how-much-caffeine-864x576 How much caffeine is too much? (And 7 reasons to cut back)

How much caffeine is too much? (And 7 reasons to cut back)

In Health and Wellness by Karen Eisenbraun, CHNC March 26th, 2019

Are you addicted to caffeine? These days, it’s common to joke about how we need our venti cappuccino before we can fully function in the morning, or a 3pm soda to make it through the rest of the day. At certain levels, caffeine can be helpful. But drinking too much can be detrimental to your health. So how much caffeine is too much?

Caffeine is a stimulant, or a substance that increases the body’s alertness and nerve activity. Millions of people consume small to moderate amounts of it every day without any ill effects.

But, caffeine may not be right for everyone. And in some cases, you may benefit from cutting back on your morning jolt.

You don’t have to quit your beloved coffee or tea completely to experience health benefits. You may find that a small to moderate amount is all you need to get your morning pick-me-up, and that consuming less caffeine actually helps you remain focused and energetic — rather than the other way around.

How much caffeine is safe?

The Food and Drug Administration (FDA) says 400 mg of caffeine a day is considered safe. This is the equivalent of four to five average 8-ounce cups of coffee. People who stick to this amount generally do not experience dangerous health effects.

Keep in mind, however, that your cup of coffee could contain more or less caffeine than what you expect. The FDA says an 8 oz coffee generally has 80 to 100 mg of caffeine, but this is just an estimate. Some cups of joe will run 135 milligrams. The type of beans used, how it was brewed, and other factors can influence the caffeine content.

You don’t have to drink coffee to get a caffeine kick. Black and green teas, soda, and energy drinks contain caffeine. Certain supplements and foods also contain it.

If you don’t know how much caffeine you’re getting, you could inadvertently go over the safe limit. For instance, some energy drinks contain up to 250 mg of caffeine in just 8 ounces. That means two energy drinks could send you over the FDA’s safe limit.

Caffeine can be toxic in high amounts. Reports of seizures and toxicity occur at 1,200 milligrams. And, some concentrated caffeine products contain excessive amounts that could be dangerous. One teaspoon of pure powdered caffeine can be the equivalent of 28 cups of coffee — an amount that can cause serious health problems and even death.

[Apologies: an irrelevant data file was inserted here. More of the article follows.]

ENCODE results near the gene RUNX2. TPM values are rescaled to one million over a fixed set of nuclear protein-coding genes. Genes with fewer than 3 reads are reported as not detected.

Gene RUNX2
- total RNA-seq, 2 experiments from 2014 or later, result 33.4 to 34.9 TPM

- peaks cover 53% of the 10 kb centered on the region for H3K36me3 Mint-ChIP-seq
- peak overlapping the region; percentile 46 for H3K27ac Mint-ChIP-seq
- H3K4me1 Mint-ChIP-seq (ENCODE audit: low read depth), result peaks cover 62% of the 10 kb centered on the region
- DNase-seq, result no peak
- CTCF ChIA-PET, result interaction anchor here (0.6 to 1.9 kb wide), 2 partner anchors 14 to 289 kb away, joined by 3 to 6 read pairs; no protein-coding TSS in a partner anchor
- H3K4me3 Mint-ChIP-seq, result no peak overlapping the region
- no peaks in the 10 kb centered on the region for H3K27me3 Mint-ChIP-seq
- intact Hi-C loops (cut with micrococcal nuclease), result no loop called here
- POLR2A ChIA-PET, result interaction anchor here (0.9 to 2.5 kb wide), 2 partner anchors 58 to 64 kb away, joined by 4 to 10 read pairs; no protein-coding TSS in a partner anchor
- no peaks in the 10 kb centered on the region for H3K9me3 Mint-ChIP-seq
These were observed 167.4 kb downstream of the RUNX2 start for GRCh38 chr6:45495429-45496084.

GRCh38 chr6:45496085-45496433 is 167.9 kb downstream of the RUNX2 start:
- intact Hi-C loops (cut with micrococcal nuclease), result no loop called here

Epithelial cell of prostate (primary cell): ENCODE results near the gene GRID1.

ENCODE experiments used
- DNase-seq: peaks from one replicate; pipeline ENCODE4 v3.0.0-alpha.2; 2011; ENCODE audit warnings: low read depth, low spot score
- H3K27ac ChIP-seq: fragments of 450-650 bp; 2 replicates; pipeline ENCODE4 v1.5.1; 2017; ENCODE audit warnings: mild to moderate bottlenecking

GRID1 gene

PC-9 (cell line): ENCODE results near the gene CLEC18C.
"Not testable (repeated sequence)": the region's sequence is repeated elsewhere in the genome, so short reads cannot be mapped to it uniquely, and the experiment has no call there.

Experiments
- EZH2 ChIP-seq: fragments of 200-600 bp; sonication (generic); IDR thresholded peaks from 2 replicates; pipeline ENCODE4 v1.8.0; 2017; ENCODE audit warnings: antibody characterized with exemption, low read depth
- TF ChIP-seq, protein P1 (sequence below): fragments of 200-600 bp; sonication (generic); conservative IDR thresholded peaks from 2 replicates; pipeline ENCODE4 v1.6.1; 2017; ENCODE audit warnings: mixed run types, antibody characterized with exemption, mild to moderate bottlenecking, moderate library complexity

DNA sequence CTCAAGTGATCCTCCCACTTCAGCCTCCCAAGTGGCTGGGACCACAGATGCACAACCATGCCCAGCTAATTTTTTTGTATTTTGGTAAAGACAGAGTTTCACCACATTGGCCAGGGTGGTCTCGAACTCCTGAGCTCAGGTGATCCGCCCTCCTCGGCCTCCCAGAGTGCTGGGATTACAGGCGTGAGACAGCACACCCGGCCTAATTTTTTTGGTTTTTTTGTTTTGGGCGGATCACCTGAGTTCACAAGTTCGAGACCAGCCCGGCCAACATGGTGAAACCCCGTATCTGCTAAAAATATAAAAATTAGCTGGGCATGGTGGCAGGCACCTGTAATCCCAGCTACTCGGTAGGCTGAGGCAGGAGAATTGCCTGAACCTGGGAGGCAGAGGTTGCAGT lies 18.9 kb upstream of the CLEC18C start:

Should you cut back on caffeine?

Even if you’re not consuming amounts over the safe limit, you may find that your health improves if you scale back on caffeine just a bit.

The side effects of caffeine go beyond the obvious “jitters” that someone may get when they’ve had a few too many cups of coffee. Sometimes the effects are subtle, and people don’t realize that it’s caffeine causing their issues.

Consider cutting back on caffeine if you have any of the following health issues:

1. You have anxiety

The stimulant effect of caffeine can aggravate anxiety. This is because caffeine causes a rush of hormones, including adrenaline, that are similar to those you feel when you are anxious. In small amounts, this is not a problem. But people who are susceptible to anxiety may find it bothersome.

If you’ve been diagnosed with anxiety, have a family history of it, or suspect that you might have it, try cutting back on caffeine. If this doesn’t help, see a medical professional. Anxiety is a medical condition that can be treated and managed.

2. You don’t sleep well

Sleep is one of the cornerstones of good health. Quality sleep for at least seven hours a night lowers your risk of heart problems, Alzheimer’s disease, and weight gain.

Unfortunately, caffeine can be sleep enemy number one because it blocks sleep-inducing chemicals in the brain. And even if you had that cup of coffee hours ago, it could still be affecting you. The average half-life of caffeine is four to six hours. This is the amount of time it takes for the body to eliminate half of it. So, even 12 hours after your last sip, your body may still be getting rid of some of that caffeine.

Many people struggle to fall asleep at night or get good quality sleep, not realizing that it’s simply due to an afternoon or evening cup of coffee or tea. If your sleep isn’t good, be mindful of when you consume caffeine. Try sticking to AM hours only, or stopping all caffeine at least ten hours before you go to bed.

Using caffeine to “stay awake” when you’re sleep deprived can lead to a vicious cycle: You wake up after a poor night’s sleep. You drink a few cups of coffee to get through your day. You go to bed with caffeine in your system and have a poor night’s sleep. Repeat.

3. You feel jittery or nervous when you shouldn’t

Sure, it’s normal to feel your heart thumping before you give a big presentation. But if you notice that your jitters are frequently getting the best of you, caffeine may be to blame.